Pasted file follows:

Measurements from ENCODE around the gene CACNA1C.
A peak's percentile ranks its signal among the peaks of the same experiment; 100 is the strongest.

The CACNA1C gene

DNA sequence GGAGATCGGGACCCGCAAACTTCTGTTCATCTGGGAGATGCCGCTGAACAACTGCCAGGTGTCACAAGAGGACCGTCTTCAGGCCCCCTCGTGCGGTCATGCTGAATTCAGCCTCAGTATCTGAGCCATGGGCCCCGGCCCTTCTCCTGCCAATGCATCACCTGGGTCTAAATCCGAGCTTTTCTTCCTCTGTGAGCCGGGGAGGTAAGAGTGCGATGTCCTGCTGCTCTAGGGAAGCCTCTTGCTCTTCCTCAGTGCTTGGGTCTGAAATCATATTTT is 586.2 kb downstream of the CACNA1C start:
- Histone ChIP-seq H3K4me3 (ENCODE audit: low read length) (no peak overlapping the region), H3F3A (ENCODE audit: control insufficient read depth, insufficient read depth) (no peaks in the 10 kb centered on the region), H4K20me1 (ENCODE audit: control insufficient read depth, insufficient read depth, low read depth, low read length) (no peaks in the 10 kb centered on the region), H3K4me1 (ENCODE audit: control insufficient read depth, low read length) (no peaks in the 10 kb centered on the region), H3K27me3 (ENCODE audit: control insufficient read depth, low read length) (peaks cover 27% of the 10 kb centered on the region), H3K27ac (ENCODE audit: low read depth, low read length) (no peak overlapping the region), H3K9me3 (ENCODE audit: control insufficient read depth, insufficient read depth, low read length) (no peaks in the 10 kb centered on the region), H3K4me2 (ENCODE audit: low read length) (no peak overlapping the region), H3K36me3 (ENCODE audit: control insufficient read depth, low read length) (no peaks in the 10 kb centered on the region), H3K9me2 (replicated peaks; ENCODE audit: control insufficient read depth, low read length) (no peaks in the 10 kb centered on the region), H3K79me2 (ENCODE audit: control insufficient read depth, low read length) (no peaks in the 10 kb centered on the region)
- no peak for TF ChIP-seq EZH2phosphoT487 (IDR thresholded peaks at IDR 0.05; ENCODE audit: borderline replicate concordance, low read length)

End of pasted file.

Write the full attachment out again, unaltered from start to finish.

Measurements from ENCODE around the gene CACNA1C.
A peak's percentile ranks its signal among the peaks of the same experiment; 100 is the strongest.

The CACNA1C gene

DNA sequence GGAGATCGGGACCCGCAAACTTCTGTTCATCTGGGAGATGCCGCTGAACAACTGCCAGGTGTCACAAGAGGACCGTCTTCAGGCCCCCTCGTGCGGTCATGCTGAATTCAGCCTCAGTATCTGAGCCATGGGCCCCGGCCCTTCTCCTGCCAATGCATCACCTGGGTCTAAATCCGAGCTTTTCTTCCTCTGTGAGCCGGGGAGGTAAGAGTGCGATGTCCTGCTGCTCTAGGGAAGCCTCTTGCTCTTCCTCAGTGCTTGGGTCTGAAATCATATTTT is 586.2 kb downstream of the CACNA1C start:
- Histone ChIP-seq H3K4me3 (ENCODE audit: low read length) (no peak overlapping the region), H3F3A (ENCODE audit: control insufficient read depth, insufficient read depth) (no peaks in the 10 kb centered on the region), H4K20me1 (ENCODE audit: control insufficient read depth, insufficient read depth, low read depth, low read length) (no peaks in the 10 kb centered on the region), H3K4me1 (ENCODE audit: control insufficient read depth, low read length) (no peaks in the 10 kb centered on the region), H3K27me3 (ENCODE audit: control insufficient read depth, low read length) (peaks cover 27% of the 10 kb centered on the region), H3K27ac (ENCODE audit: low read depth, low read length) (no peak overlapping the region), H3K9me3 (ENCODE audit: control insufficient read depth, insufficient read depth, low read length) (no peaks in the 10 kb centered on the region), H3K4me2 (ENCODE audit: low read length) (no peak overlapping the region), H3K36me3 (ENCODE audit: control insufficient read depth, low read length) (no peaks in the 10 kb centered on the region), H3K9me2 (replicated peaks; ENCODE audit: control insufficient read depth, low read length) (no peaks in the 10 kb centered on the region), H3K79me2 (ENCODE audit: control insufficient read depth, low read length) (no peaks in the 10 kb centered on the region)
- no peak for TF ChIP-seq EZH2phosphoT487 (IDR thresholded peaks at IDR 0.05; ENCODE audit: borderline replicate concordance, low read length)